Ask the HR Expert: Can an Employee Refuse to Wear a Mask?

Ask the HR Expert: Can an Employee Refuse to Wear a Mask?

As the controversy about face mask mandates continues, employers are faced with the realities of operating their businesses while keeping employees and customers safe amid the coronavirus pandemic. 

With health experts including the Centers for Disease Control (CDC) and Physician and Immunologist Dr. Anthony Fauci explaining that wearing face coverings is one of the most important ways to stop the spread of COVID-19, employers are requiring employees and visitors to wear masks to comply with local and state mandates. 

Many states' governors’ executive orders require face masks in indoor work and commercial settings, but can an employee refuse to wear a mask? Axcet HR Solutions HR Consultant Lacey Conner, SHRM-CP, says yes, but there are consequences for doing so.

According to Conner, employers are obligated to find out why the employee is refusing to wear a mask, as there are two federal laws that may come into play: the Americans with Disabilities Act (ADA) and Family Medical Leave Act (FMLA). 

Should You Require Face Masks in Your Workplace

Americans with Disabilities Act 

The ADA protects the federal civil rights of individuals with disabilities to equal opportunity in services and accommodations, including employment. It applies to employers with 15 or more employees and prohibits discrimination against disabled persons in all areas of employment. When an employee refuses to wear a mask because of a medical condition, the employer should start the ADA interactive process and ask questions about why they are doing so, and discuss alternatives to wearing a face mask. 

Ask questions about how the employee’s disability precludes wearing a face mask, how the accommodation will address the problem, and if the employee will still be able to perform the essential functions of the position. The employer must provide reasonable accommodations if possible, and if the employee can still perform normal job duties with accommodations such as telework, leave, flexible scheduling, or other barriers. 

The Department of Justice June 30, 2020 press release states “The ADA does not provide a blanket exemption to people with disabilities from complying with legitimate safety requirements necessary for safe operations.” If the employee doesn’t have an obviously visible or detectable disability, an employer can ask for medical verification of disability.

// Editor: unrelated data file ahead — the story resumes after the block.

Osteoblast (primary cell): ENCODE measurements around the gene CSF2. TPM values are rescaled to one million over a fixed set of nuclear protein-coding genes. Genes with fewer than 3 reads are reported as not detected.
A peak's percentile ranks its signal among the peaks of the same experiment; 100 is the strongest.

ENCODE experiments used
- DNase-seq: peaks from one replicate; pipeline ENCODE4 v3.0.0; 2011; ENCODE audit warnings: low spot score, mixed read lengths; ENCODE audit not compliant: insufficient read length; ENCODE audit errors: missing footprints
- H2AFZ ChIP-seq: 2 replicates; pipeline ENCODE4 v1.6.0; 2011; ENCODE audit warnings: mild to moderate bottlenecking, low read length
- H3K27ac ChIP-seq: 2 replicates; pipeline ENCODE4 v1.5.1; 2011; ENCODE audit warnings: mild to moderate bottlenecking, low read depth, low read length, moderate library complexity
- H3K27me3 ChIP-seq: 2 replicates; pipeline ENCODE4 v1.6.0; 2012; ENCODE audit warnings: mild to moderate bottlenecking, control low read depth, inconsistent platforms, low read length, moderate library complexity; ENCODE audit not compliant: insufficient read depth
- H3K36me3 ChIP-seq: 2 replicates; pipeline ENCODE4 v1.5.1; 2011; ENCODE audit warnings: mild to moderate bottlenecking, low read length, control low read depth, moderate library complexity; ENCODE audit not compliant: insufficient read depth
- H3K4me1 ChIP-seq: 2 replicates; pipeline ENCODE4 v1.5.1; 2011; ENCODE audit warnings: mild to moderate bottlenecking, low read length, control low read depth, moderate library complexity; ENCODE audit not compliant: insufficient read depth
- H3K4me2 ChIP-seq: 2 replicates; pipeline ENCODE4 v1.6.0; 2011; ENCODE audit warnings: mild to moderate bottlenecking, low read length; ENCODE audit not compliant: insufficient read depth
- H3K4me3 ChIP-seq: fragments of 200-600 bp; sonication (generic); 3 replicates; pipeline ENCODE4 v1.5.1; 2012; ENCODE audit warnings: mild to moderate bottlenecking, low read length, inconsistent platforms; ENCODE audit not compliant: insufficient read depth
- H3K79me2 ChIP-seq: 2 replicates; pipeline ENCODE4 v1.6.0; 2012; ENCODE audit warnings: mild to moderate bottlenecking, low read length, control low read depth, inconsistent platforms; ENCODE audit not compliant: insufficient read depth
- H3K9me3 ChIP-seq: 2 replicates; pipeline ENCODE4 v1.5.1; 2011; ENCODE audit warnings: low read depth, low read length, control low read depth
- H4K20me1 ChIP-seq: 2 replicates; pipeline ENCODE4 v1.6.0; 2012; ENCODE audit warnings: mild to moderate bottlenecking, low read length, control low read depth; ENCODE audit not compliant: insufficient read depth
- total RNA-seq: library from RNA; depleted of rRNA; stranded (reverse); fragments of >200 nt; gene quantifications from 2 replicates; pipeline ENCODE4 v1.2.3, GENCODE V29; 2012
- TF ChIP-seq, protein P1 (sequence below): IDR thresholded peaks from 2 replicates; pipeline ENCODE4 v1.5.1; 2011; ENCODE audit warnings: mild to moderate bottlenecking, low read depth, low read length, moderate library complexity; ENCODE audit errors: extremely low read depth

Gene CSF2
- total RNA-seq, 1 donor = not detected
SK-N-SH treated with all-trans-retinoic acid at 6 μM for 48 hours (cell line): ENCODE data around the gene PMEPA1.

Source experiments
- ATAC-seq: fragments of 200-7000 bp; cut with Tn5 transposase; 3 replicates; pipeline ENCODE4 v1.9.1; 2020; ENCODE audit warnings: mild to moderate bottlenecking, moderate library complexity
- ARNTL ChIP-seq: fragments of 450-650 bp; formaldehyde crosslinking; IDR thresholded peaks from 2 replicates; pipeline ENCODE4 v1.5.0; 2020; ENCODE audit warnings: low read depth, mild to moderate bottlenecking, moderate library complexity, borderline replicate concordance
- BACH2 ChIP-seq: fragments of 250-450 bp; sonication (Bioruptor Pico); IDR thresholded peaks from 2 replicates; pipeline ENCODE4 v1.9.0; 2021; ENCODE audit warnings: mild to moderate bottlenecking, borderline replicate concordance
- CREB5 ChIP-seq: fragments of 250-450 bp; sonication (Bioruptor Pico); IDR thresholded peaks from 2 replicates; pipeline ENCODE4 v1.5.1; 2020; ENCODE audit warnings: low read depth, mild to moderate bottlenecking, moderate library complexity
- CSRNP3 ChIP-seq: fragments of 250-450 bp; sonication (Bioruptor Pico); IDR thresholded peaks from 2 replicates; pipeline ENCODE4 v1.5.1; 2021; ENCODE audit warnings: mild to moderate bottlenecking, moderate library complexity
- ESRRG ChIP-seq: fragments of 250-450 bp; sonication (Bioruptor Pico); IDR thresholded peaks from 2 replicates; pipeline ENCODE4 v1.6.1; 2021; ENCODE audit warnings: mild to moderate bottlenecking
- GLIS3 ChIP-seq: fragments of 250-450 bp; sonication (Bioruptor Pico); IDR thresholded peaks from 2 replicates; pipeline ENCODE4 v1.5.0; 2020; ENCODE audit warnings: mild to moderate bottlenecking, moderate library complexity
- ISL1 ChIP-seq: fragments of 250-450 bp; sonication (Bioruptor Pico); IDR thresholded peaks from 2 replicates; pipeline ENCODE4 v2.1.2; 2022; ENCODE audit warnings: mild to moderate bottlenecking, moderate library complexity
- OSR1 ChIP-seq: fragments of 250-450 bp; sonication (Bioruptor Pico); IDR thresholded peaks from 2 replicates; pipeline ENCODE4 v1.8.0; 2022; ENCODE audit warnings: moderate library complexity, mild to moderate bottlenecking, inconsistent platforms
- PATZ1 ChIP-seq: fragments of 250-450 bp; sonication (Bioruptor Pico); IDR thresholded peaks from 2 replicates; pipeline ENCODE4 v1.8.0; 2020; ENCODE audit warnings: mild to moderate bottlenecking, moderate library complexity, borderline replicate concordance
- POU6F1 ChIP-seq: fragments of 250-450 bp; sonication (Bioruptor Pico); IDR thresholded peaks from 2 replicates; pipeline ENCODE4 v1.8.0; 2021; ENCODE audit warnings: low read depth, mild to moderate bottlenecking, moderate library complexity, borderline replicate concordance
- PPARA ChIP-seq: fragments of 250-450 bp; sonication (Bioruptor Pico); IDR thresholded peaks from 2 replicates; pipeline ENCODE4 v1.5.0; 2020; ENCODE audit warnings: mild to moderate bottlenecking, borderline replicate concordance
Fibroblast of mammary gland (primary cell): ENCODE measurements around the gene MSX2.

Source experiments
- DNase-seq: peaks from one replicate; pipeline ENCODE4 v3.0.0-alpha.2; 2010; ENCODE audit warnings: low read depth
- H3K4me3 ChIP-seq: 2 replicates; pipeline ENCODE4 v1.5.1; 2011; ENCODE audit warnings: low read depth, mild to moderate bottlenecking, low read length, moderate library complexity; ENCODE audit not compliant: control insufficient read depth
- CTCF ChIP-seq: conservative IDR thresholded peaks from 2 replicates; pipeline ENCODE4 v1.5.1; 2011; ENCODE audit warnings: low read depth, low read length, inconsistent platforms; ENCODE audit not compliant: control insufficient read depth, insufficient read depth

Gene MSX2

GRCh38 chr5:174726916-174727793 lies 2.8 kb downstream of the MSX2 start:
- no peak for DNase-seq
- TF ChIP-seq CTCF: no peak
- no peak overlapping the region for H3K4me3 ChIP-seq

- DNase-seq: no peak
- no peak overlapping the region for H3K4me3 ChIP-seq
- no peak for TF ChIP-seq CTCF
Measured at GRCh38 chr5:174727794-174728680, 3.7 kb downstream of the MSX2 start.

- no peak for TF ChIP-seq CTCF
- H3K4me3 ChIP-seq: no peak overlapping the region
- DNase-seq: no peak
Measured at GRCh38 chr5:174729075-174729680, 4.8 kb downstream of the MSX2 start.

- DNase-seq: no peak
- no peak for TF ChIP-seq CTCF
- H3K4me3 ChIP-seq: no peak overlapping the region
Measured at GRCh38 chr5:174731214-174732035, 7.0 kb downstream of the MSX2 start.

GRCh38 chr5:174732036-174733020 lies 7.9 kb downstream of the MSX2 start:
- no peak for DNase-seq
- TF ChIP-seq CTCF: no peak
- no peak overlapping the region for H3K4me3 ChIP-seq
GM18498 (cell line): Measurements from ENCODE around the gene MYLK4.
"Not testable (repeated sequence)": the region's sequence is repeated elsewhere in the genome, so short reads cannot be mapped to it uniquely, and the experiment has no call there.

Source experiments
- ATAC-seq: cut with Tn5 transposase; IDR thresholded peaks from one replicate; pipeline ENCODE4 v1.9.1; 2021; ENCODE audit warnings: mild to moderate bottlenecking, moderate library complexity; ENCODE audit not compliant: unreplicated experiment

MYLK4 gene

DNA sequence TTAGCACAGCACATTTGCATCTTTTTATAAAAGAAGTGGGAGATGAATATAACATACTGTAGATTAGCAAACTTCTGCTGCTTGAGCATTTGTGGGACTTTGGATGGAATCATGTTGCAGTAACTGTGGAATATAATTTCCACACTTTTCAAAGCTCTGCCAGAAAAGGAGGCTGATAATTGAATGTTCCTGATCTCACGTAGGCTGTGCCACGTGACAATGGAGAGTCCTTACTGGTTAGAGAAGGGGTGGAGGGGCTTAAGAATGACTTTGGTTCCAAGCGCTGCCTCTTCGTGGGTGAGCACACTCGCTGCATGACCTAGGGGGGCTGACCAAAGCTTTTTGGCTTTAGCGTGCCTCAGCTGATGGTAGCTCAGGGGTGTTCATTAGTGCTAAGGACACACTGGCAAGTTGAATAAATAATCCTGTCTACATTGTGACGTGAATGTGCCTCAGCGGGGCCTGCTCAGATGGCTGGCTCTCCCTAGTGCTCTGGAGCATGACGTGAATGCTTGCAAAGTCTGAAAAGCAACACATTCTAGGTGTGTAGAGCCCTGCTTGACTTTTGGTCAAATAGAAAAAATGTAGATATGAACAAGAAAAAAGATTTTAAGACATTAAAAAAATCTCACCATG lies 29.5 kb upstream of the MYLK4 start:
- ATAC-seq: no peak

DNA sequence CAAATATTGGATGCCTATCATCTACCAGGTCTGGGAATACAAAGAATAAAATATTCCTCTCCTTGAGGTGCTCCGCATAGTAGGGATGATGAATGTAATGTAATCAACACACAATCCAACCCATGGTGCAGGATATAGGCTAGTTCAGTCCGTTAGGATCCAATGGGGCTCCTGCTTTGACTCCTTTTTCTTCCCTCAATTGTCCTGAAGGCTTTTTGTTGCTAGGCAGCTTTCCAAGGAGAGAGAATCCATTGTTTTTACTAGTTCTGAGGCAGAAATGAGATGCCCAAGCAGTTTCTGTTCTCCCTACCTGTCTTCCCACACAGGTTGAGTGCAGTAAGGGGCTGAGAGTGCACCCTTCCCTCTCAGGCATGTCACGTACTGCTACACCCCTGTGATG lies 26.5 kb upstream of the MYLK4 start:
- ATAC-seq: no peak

Under the ADA, there are a few things that could cause an employer to deny an employee an alternative reasonable accommodation instead of wearing a face mask: 

  • If the employee doesn’t have an obvious disability and can’t provide medical verification of disability.
  • If the employee’s request for accommodation would prevent performance of the essential functions of the position.
  • If the accommodation would cause undue burden or hardship for the employer.
  • If by not wearing a face mask but with other accommodations, the employee presents a direct threat, in the case of the pandemic, a threat to public health.

Experts agree that employees can’t refuse to wear a face mask because of disability without showing disability and need. University of Houston law professor Jessica Roberts told USA TODAY there must be a legally recognized disability for ADA protections. And Minnesota Law School professor Stephen Befort says that employees with disabilities must demonstrate that wearing a mask would significantly interfere with breathing or necessary functions to claim they need an exemption from the mask as a reasonable accommodation. 

For further information about ADA see ADA.gov or call the ADA Information Line at 800-514-0301. 

EEOC says employers can measure employees' body temperatures due to covid-19

Family Medical Leave Act 

FMLA covers eligible employees with serious health conditions that make them unable to perform essential job functions. Eligible employees are those who have been employed for at least a year and working 1250 hours in the last year. With an FMLA certification from their health provider, eligible employees can take up to 12 weeks of job-protected leave per year. 

Serious health conditions which may affect mask wearing include chronic conditions or long-term conditions that require ongoing care, and are certified by a physician. In a pandemic where health officials, scientists, and state and local authorities have stated that wearing a face mask controls spread of disease and is a public health issue, employers are making face coverings an essential job function.

If after discussing the issue with the employee refusing to wear a face mask because of disability the only option is leave, or excluding the employee from work because performing the work can’t be done without a face covering, FMLA leave paperwork should be started.

Resource Library: HR Expertise You Can Use

Get HR Updates